Our lab’s research goals have been to investigate the developmental and nutritional regulation of red blood cell production. This research is important because anemia complicates the clinical care of nearly 30,000 premature neonates in the US annually and effective strategies for combating anemia must be developed. Ill premature neonates develop severe anemia, requiring multiple red blood cell transfusions. Erythropoietin, the primary endocrine hormone stimulating red blood cell production, is deficient in premature neonates. The drug, erythropoietin, although effective in adult patients, is less so in premature neonates. Our research seeks to determine why erythropoietin therapy is so ineffective in premature infants.
Our research approach is three-pronged:
- First, we are investigating the interactions of iron and erythropoietin in at-risk neonatal and infant erythropoiesis. Delivery of sufficient iron is critical to red blood cell production. Unlike other patient populations, in early infancy, no marker of poor iron delivery exists and we are examining several options. We are studying the biomarkers to identify those with low iron status.
- Second, we are studying the non-erythropoietic effects of iron deficiency because iron is critical to all organ development. We are studying both brain and kidney development.
- Third, we are investigating the non-traditional roles of erythropoietin. Erythropoietin is an iron-regulated protein, including in early development. In early development, we are exploring whether erythropoietin’s erythropoietic role is relatively less important than its other roles. Because erythropoietin exerts local effects, we are examining the effects of erythropoietin in other tissues (e.g. intestine and brain).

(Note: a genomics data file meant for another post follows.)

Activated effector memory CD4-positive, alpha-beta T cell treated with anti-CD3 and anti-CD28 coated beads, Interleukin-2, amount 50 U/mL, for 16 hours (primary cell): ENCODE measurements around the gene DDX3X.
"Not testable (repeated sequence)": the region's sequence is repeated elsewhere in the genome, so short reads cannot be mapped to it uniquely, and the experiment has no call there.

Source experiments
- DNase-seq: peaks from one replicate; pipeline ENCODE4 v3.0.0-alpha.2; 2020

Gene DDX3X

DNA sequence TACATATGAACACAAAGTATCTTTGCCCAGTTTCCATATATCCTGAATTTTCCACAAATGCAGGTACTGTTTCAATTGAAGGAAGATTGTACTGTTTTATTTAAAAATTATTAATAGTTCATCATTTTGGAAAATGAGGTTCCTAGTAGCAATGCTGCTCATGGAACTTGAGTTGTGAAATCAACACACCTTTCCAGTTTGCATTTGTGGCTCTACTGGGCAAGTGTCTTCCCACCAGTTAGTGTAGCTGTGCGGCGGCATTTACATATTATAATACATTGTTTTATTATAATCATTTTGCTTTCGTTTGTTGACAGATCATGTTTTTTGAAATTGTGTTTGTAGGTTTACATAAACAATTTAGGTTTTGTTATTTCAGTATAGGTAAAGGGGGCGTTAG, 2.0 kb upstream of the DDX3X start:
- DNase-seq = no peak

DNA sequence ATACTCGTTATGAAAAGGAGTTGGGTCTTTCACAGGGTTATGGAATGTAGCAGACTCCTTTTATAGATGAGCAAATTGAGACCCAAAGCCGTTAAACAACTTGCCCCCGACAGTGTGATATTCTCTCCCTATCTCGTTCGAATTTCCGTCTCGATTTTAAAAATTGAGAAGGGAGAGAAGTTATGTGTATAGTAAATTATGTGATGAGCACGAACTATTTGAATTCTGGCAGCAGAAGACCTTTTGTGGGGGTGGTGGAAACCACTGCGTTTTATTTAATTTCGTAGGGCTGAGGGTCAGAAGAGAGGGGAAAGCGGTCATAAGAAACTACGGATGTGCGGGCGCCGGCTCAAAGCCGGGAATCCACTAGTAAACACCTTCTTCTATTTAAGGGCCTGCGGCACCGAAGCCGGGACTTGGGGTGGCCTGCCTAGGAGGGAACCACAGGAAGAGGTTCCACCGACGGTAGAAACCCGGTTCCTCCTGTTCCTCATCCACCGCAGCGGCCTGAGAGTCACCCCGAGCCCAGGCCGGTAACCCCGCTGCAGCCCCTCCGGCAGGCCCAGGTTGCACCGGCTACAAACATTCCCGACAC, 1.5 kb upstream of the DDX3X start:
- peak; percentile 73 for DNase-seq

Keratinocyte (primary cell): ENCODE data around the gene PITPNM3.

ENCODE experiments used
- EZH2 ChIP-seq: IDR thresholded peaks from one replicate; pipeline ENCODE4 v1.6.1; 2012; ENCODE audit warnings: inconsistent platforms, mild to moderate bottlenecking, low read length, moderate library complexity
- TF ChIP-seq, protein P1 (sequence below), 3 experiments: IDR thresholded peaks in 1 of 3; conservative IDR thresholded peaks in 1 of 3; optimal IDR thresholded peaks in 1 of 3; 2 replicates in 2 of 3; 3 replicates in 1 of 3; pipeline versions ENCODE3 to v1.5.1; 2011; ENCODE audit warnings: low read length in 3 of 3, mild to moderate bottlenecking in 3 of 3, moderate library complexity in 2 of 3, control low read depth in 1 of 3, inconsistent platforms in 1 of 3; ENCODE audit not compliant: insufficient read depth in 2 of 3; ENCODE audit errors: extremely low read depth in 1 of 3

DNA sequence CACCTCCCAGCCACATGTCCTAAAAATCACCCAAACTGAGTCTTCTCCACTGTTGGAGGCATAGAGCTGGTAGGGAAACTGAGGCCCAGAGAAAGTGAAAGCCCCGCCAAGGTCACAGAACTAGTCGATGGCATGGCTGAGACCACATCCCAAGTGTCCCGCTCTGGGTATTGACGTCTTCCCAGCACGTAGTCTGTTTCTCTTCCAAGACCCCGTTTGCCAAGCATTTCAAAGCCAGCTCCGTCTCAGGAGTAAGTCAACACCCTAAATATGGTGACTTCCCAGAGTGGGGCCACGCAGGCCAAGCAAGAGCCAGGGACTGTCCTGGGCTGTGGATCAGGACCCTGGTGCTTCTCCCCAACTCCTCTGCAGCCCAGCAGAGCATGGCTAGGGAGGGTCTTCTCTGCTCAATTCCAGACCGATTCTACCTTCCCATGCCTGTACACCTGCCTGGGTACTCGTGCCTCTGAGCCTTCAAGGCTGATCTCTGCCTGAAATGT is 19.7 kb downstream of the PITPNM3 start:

Pamela Kling, clinician and researcher in the Division of Neonatology and Newborn Nursery, to retire
After 21 years with the Department of Pediatrics, Pamela Kling, MD, professor in the Division of Neonatology and Newborn Nursery, will retire in December 2023. Throughout her service in the division, Kling has conducted research …November 9, 2023
The Shapiro Summer Research Program supports UW School of Medicine and Public Health (SMPH) students in completing a full-time summer research project under the mentorship of a faculty member. The program is generously funded in …April 26, 2023
A cohort of first-year medical students were matched with fourteen pediatric faculty mentors for the 2022 Shapiro Summer Research Program. The Shapiro Summer Research Program provides opportunities for medical students to participate in eight- to …July 18, 2022
Pamela Kling, MD, professor, Neonatology and Newborn Nursery, received a $13,524 one-year award from the UnityPoint Health–Meriter Foundation for her project, “SSRI exposure during gestation: Earlier birth, low birth weight or small for gestational age …March 3, 2022
Al Dhaheri N, Wu N, Zhao S, Wu Z, Blank RD, Zhang J, Raggio C, Halanski M, Shen J, Noonan K, Qiu G, Nemeth B, Sund S, Dunwoodie SL, Chapman G, Glurich I, Steiner RD, Wohler …June 24, 2020
- More News...